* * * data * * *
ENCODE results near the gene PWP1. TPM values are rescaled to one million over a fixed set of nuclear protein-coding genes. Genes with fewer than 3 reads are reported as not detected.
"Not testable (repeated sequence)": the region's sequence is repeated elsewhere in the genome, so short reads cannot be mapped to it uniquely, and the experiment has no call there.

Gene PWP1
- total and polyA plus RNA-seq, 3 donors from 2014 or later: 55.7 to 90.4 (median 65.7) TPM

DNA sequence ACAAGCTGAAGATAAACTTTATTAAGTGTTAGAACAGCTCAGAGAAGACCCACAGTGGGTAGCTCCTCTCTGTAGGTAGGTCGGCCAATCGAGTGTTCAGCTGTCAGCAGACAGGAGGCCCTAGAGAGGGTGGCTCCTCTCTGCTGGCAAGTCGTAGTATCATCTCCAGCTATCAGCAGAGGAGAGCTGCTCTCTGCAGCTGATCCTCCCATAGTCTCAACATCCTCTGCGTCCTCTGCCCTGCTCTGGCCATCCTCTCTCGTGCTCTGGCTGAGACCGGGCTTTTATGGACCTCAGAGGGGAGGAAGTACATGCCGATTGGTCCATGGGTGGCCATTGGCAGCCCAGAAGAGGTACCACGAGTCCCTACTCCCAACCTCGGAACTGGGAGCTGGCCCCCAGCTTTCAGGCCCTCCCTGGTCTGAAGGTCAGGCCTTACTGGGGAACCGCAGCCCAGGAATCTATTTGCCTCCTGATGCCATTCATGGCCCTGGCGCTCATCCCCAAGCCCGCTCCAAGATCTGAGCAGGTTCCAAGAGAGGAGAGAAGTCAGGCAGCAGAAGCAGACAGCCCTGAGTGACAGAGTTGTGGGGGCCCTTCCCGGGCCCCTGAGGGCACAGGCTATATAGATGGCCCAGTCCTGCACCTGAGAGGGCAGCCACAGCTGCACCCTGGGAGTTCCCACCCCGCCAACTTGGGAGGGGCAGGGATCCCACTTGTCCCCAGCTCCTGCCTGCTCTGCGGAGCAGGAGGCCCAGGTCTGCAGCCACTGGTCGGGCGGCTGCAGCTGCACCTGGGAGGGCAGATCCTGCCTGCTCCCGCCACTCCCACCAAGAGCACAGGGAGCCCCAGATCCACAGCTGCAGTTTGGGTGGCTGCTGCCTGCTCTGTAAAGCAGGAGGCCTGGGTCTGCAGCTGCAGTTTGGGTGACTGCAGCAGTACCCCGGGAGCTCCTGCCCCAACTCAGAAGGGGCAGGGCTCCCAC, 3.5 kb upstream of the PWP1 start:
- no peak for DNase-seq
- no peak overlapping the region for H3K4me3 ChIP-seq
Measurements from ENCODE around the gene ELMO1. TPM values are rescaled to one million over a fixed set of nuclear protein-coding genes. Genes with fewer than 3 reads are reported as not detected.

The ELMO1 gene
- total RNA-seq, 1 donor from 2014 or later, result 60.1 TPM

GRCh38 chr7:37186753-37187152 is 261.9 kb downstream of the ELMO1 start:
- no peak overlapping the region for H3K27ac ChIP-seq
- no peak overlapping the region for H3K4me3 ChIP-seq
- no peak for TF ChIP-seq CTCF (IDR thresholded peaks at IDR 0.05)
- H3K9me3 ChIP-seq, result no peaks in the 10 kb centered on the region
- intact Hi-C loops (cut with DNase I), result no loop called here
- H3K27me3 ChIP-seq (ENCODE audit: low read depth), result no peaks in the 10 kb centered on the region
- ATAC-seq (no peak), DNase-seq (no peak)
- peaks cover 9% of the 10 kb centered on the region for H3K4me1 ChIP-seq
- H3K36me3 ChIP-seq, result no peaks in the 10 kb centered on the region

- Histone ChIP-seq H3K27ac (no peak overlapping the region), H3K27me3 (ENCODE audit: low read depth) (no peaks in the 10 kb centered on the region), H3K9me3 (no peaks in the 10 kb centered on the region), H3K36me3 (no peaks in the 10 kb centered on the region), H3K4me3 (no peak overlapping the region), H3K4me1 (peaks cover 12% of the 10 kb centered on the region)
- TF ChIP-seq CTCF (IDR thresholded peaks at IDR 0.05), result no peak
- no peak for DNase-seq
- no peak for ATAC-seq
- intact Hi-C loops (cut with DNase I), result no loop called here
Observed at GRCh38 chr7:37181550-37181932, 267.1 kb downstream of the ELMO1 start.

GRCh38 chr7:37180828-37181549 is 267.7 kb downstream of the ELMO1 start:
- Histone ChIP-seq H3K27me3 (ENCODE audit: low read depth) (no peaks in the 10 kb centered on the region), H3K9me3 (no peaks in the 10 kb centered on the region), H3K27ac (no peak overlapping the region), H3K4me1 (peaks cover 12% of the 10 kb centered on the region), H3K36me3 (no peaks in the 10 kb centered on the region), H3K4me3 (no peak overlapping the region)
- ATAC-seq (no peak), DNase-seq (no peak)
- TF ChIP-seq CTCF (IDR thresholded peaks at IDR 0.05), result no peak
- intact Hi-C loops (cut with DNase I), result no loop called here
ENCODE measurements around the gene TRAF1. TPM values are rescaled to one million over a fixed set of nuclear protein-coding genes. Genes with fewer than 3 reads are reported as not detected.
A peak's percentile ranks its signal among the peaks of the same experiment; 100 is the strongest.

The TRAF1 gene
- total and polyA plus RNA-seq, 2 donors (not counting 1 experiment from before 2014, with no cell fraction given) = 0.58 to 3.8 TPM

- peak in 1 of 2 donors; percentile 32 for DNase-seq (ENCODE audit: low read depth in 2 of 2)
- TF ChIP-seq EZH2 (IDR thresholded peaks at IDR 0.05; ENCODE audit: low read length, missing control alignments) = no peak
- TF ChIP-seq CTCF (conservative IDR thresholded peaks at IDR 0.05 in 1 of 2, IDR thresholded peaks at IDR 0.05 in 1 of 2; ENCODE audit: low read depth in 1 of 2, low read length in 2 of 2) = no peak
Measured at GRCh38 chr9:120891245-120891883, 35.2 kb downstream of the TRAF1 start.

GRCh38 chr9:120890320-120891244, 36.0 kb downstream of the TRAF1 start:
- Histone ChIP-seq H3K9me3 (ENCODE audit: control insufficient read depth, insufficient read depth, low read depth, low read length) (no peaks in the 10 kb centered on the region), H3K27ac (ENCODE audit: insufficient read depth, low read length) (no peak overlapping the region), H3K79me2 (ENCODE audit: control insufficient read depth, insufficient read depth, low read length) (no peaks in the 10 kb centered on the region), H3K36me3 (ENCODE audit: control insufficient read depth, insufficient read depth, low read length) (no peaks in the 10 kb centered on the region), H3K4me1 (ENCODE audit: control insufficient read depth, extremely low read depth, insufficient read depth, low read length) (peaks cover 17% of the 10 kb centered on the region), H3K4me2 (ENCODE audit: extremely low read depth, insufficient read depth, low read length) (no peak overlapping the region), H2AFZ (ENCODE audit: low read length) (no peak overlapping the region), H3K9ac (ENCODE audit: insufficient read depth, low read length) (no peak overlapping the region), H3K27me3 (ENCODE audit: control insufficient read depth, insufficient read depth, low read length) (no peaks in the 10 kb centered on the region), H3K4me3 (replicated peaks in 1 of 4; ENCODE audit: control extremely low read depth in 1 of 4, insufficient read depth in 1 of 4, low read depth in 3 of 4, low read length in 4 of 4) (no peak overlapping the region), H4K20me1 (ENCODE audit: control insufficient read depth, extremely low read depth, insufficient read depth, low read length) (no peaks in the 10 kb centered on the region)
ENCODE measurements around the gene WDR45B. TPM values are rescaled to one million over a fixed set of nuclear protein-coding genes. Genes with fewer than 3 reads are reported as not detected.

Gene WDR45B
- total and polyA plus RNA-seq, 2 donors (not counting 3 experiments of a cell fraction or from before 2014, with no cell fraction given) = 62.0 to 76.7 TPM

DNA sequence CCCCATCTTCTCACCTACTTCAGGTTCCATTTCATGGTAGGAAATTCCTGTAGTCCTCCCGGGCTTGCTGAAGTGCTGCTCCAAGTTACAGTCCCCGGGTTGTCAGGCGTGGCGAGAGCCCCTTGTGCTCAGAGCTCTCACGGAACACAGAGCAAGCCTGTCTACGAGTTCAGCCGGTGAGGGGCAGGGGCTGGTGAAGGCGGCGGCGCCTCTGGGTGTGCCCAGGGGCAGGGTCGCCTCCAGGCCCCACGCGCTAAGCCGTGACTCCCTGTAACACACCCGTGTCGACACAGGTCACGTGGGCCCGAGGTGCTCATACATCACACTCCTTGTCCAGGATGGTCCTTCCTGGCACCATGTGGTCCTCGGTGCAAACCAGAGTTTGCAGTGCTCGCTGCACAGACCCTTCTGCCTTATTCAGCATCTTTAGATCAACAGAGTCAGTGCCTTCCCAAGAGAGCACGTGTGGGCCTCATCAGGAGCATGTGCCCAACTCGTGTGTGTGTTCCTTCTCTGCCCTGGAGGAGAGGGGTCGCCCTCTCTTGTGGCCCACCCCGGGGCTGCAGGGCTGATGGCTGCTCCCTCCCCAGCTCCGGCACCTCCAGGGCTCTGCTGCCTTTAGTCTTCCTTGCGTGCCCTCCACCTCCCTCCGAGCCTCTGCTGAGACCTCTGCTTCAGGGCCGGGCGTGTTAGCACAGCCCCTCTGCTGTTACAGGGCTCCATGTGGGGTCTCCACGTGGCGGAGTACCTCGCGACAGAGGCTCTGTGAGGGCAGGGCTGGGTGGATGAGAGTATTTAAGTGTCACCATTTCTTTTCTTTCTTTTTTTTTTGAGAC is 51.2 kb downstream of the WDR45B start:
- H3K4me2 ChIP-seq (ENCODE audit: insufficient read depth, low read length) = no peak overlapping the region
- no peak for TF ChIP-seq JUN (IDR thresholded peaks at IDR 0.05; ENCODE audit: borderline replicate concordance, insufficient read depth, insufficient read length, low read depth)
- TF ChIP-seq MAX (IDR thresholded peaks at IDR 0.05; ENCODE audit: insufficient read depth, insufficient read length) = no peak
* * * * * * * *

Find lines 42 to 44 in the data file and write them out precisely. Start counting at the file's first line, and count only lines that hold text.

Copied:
ENCODE measurements around the gene WDR45B. TPM values are rescaled to one million over a fixed set of nuclear protein-coding genes. Genes with fewer than 3 reads are reported as not detected.

Gene WDR45B
- total and polyA plus RNA-seq, 2 donors (not counting 3 experiments of a cell fraction or from before 2014, with no cell fraction given) = 62.0 to 76.7 TPM